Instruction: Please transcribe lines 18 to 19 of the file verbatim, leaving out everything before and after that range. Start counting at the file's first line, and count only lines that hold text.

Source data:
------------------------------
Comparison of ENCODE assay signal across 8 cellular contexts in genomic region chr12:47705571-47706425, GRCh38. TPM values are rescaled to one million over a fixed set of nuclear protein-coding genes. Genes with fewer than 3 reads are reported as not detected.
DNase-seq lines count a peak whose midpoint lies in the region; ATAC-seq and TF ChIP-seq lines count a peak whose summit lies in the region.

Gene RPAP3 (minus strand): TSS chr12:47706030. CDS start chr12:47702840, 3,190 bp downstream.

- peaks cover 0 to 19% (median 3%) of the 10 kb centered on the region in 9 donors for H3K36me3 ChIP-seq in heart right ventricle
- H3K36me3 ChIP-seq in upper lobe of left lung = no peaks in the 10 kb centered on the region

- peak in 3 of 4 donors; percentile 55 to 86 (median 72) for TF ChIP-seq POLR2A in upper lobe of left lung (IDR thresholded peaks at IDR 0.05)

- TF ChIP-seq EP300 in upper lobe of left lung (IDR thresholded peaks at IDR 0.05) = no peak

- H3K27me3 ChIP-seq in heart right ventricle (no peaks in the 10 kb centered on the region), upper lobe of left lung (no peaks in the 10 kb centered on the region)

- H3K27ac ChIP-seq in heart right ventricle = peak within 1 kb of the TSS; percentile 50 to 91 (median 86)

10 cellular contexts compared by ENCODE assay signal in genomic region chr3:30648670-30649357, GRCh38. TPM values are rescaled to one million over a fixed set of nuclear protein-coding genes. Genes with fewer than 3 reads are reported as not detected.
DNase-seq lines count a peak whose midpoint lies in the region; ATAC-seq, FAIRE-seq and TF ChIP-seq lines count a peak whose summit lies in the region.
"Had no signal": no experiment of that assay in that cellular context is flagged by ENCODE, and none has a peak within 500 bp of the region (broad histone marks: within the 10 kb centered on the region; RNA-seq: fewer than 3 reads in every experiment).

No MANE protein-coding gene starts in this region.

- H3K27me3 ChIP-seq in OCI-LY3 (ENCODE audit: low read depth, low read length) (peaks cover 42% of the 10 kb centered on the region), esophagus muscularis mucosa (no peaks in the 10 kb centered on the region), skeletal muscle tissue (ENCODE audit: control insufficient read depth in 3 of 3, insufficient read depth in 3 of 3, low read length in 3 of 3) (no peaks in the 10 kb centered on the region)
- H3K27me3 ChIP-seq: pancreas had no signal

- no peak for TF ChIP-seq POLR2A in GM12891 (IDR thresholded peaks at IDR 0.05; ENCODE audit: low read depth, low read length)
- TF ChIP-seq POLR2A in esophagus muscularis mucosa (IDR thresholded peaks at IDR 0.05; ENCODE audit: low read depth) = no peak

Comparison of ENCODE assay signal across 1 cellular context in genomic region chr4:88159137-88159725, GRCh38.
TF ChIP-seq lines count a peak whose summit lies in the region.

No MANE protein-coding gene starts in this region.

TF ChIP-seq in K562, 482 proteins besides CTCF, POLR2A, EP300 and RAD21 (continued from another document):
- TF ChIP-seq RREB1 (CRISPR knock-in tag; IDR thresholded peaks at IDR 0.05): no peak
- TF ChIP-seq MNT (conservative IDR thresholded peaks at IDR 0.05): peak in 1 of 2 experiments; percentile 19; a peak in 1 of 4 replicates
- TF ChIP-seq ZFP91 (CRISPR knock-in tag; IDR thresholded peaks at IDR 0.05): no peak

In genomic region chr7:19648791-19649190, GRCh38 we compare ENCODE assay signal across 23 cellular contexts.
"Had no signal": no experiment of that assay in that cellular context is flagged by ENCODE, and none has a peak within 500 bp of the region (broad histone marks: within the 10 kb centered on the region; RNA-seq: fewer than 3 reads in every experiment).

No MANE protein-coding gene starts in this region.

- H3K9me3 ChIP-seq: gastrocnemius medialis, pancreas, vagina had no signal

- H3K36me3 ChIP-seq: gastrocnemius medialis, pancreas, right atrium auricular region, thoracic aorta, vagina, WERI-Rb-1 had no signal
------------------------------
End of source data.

Comparison of ENCODE assay signal across 1 cellular context in genomic region chr4:88159137-88159725, GRCh38.
TF ChIP-seq lines count a peak whose summit lies in the region.